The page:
Remember When: A Community Review for May 11, 2022
25 years ago: May 14, 1997
With improvements to an office on the northeast corner of the Sturtridge building, Community National Bank is set to open their doors for full service on May 19. According to bank vice president Bill Altman, the location off 4th Street and Delaware will be the “permanent temporary location.”
Future plans still include a full-service bank to be located somewhere off U.S. Highway 24-40, though the bank off Delaware will offer every service a normal bank does except for drive-through teller service. Rapid construction was the result of local craftsmen pooling their talent together to come up with a bank design that is modern, convenient, and pleasing to the eye.
The graduating class of 1997 was featured in this week’s newspaper.
Tonganoxie Veterans of Foreign Wars Post 9271 has recently picked a set of new officers. Three-year post commander Harold Denholm will hand over the reins to Bob Klinkenberg, a post adjutant since 1988. Klinkenberg’s term will begin on June 8 and will be effective until next year’s elections. He is a retired heavy equipment operator who used to work in Kansas City and now lives on a farm north of Tonganoxie.
50 years ago: May 11, 1972
St. Raphael’s Episcopal Missionary will sponsor the Iris Tours at the Miller Iris Garden. The garden is located on Highway 16, 5 1/2 miles northwest of Tonganoxie.
Michael R. Seymour was graduated from the Standard Oil Division of American Oil Company Dealer Development Clinic in Overland Park and will operate the Standard Station at 101 West Fourth Street.
There will be an all-day baby-sitting service May 16 at the Tonganoxie Methodist Church. The first child is $.50 for all day, other children in the same family are $.15 for all day. We’ll give your child lots of tender loving care.
All you have to do is bring your child and a sack lunch.
Lisa Stevens, daughter of Dr. and Mrs. Phil Stevens, was initiated into Delta Zeta sorority at Kansas State Teachers College of Emporia. Lisa, who was president of her pledge class, was voted the outstanding pledge.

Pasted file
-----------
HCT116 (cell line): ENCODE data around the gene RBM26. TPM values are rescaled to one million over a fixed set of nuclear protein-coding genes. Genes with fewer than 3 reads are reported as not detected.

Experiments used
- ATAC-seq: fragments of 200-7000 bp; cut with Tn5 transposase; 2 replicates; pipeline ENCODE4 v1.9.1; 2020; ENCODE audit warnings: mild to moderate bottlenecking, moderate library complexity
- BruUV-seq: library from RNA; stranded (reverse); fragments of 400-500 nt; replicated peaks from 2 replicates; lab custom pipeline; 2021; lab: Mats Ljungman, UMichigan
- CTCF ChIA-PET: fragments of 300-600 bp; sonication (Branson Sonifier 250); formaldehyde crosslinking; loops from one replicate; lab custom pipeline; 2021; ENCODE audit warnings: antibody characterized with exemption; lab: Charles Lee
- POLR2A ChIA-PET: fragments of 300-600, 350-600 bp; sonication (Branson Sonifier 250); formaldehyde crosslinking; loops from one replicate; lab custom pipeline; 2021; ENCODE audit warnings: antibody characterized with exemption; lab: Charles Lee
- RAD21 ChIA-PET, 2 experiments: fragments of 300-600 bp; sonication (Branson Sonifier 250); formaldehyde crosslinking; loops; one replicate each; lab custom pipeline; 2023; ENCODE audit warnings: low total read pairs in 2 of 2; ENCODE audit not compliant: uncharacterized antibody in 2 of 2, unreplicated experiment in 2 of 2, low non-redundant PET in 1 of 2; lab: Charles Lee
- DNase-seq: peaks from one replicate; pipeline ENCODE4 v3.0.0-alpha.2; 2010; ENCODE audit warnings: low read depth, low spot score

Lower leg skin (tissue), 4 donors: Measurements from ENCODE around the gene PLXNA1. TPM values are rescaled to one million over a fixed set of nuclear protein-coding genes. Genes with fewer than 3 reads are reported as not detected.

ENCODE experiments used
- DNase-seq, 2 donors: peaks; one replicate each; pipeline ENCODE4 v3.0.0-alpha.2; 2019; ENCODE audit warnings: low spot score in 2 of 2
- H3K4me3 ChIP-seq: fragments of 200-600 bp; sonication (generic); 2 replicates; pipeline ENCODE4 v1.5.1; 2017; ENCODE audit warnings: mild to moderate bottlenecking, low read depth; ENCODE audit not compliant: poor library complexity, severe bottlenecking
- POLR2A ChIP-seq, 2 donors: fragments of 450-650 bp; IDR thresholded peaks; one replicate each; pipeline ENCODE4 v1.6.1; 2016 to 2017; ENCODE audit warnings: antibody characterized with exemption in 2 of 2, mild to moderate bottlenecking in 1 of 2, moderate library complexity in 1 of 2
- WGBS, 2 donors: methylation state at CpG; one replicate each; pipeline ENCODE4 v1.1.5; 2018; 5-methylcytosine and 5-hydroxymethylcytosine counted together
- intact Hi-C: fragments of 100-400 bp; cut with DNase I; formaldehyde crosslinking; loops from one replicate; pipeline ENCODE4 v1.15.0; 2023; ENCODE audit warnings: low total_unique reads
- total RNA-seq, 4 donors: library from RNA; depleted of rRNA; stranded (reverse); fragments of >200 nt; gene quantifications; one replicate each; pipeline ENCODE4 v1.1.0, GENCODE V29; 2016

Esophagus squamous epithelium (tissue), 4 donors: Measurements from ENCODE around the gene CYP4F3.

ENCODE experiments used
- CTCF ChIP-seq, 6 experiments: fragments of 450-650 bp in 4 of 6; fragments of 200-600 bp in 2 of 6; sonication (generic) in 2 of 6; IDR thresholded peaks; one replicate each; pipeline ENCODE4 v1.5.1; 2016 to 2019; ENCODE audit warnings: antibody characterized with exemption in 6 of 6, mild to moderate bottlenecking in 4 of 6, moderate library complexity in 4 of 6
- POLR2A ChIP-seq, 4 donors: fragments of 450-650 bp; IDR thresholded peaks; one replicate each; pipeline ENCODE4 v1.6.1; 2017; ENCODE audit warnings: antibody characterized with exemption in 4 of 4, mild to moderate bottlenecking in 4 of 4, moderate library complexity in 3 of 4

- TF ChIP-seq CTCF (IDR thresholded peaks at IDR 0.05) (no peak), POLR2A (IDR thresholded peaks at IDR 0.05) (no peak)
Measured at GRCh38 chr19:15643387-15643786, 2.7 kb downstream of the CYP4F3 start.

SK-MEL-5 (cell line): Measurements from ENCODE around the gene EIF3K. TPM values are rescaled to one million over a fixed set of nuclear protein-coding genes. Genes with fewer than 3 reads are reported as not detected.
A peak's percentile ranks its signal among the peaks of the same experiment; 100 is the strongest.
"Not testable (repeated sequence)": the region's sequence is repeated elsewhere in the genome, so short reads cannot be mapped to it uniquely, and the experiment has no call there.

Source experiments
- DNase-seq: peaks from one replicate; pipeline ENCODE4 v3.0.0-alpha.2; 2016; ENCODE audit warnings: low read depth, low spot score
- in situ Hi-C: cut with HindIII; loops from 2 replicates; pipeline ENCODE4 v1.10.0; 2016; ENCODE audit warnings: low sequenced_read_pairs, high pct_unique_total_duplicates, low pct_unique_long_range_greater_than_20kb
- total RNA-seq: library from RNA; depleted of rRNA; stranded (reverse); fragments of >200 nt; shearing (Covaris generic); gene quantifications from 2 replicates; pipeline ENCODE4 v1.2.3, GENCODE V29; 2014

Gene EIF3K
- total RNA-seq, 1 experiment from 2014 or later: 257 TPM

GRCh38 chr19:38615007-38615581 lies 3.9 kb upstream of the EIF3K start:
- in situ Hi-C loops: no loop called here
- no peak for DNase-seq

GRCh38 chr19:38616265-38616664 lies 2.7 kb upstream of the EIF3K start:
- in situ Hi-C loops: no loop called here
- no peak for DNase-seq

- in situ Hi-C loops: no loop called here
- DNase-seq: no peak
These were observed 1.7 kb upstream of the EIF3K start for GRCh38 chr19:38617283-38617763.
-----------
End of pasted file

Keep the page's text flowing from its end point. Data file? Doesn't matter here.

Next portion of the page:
Mr. and Mrs. Will Musil, former owners of the Tonganoxie Bakery and well known to many friends here, are celebrating their Fiftieth Anniversary on May 29 at their home in Manhattan.
USD 464 Recreation Commission met and announced that the light poles for the new ball field had been set and wiring would soon be completed. It was also decided that the new ball field would be named Lindel Field for Bill Lindel.
The Kansas BB Gun Shoot-Off competition held at the Tonganoxie Junior High was an outstanding success. Thirty teams from across the state were represented. The top honors were carried away by the Norton “A” Team.
75 years ago: May 8, 1947
The Tonganoxie Rural High School Alumni Association held their 1947 banquet at the high school Monday, May 5th. Approximately 230 persons enjoyed the affair, the dinner being served by the W.S.C.S.
Radio station WREN will start transferring its main studios to Topeka this week.
Permission to change from Lawrence to Topeka was granted by the Federal Communications Commission in Washington.
Mrs. Nora Glogau, age 80, who operated the Garret House, the only hotel in McLouth, died Tuesday. She was called “Aunt Nora” and “the saint of the town.”